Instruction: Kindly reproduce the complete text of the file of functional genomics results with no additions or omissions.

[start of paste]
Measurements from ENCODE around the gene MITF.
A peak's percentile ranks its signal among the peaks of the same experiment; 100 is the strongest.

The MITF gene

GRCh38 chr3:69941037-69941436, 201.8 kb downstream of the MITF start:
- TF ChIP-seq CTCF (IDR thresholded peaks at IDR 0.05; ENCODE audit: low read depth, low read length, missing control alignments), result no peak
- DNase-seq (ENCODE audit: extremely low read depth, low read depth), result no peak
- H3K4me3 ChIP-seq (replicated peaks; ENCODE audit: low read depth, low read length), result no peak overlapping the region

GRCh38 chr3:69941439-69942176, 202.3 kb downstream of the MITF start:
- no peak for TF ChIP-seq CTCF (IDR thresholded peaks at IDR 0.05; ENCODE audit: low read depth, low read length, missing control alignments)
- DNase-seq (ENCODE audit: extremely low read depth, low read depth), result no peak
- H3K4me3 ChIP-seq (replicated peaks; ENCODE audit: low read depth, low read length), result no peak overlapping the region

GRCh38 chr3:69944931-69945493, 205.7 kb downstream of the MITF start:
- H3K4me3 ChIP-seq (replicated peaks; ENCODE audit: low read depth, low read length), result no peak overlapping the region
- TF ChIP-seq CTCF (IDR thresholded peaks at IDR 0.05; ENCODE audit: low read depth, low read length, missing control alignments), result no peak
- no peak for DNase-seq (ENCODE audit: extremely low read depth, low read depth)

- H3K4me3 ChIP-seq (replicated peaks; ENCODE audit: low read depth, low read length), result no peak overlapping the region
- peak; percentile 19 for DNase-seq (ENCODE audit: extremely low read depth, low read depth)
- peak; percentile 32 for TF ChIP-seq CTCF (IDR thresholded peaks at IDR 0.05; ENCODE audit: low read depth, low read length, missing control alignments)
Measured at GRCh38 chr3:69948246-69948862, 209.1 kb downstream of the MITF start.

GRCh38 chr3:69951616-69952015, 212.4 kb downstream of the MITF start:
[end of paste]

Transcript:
Measurements from ENCODE around the gene MITF.
A peak's percentile ranks its signal among the peaks of the same experiment; 100 is the strongest.

The MITF gene

GRCh38 chr3:69941037-69941436, 201.8 kb downstream of the MITF start:
- TF ChIP-seq CTCF (IDR thresholded peaks at IDR 0.05; ENCODE audit: low read depth, low read length, missing control alignments), result no peak
- DNase-seq (ENCODE audit: extremely low read depth, low read depth), result no peak
- H3K4me3 ChIP-seq (replicated peaks; ENCODE audit: low read depth, low read length), result no peak overlapping the region

GRCh38 chr3:69941439-69942176, 202.3 kb downstream of the MITF start:
- no peak for TF ChIP-seq CTCF (IDR thresholded peaks at IDR 0.05; ENCODE audit: low read depth, low read length, missing control alignments)
- DNase-seq (ENCODE audit: extremely low read depth, low read depth), result no peak
- H3K4me3 ChIP-seq (replicated peaks; ENCODE audit: low read depth, low read length), result no peak overlapping the region

GRCh38 chr3:69944931-69945493, 205.7 kb downstream of the MITF start:
- H3K4me3 ChIP-seq (replicated peaks; ENCODE audit: low read depth, low read length), result no peak overlapping the region
- TF ChIP-seq CTCF (IDR thresholded peaks at IDR 0.05; ENCODE audit: low read depth, low read length, missing control alignments), result no peak
- no peak for DNase-seq (ENCODE audit: extremely low read depth, low read depth)

- H3K4me3 ChIP-seq (replicated peaks; ENCODE audit: low read depth, low read length), result no peak overlapping the region
- peak; percentile 19 for DNase-seq (ENCODE audit: extremely low read depth, low read depth)
- peak; percentile 32 for TF ChIP-seq CTCF (IDR thresholded peaks at IDR 0.05; ENCODE audit: low read depth, low read length, missing control alignments)
Measured at GRCh38 chr3:69948246-69948862, 209.1 kb downstream of the MITF start.

GRCh38 chr3:69951616-69952015, 212.4 kb downstream of the MITF start: